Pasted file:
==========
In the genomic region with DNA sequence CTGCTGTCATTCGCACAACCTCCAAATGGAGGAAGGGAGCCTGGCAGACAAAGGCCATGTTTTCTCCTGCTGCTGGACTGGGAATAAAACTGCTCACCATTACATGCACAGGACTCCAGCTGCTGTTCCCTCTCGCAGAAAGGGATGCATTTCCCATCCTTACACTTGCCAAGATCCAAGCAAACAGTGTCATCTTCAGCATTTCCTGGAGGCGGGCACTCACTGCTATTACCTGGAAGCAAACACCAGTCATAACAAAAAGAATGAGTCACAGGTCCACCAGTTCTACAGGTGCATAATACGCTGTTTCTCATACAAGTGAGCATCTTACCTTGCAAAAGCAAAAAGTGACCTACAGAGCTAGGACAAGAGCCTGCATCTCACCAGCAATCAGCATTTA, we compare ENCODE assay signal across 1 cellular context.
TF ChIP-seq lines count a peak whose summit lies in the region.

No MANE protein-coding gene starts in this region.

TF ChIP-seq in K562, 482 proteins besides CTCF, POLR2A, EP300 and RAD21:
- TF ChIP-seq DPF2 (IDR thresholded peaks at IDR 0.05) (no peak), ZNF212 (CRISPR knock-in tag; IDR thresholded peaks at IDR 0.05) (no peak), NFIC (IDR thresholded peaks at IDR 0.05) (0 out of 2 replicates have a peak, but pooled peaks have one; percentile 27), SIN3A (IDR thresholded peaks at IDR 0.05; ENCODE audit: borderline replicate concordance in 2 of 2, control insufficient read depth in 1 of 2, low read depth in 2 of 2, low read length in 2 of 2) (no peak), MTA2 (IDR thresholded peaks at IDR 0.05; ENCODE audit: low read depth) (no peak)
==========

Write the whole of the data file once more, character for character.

In the genomic region with DNA sequence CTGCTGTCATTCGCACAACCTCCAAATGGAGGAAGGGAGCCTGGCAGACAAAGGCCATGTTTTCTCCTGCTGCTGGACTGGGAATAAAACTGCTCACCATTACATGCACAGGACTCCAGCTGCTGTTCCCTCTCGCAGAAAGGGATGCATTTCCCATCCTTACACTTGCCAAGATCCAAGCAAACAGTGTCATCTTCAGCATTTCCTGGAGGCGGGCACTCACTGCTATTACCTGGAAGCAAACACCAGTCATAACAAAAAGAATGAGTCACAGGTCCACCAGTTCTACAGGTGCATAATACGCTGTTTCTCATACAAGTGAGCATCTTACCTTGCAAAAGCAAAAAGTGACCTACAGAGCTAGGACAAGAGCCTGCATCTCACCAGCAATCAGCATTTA, we compare ENCODE assay signal across 1 cellular context.
TF ChIP-seq lines count a peak whose summit lies in the region.

No MANE protein-coding gene starts in this region.

TF ChIP-seq in K562, 482 proteins besides CTCF, POLR2A, EP300 and RAD21:
- TF ChIP-seq DPF2 (IDR thresholded peaks at IDR 0.05) (no peak), ZNF212 (CRISPR knock-in tag; IDR thresholded peaks at IDR 0.05) (no peak), NFIC (IDR thresholded peaks at IDR 0.05) (0 out of 2 replicates have a peak, but pooled peaks have one; percentile 27), SIN3A (IDR thresholded peaks at IDR 0.05; ENCODE audit: borderline replicate concordance in 2 of 2, control insufficient read depth in 1 of 2, low read depth in 2 of 2, low read length in 2 of 2) (no peak), MTA2 (IDR thresholded peaks at IDR 0.05; ENCODE audit: low read depth) (no peak)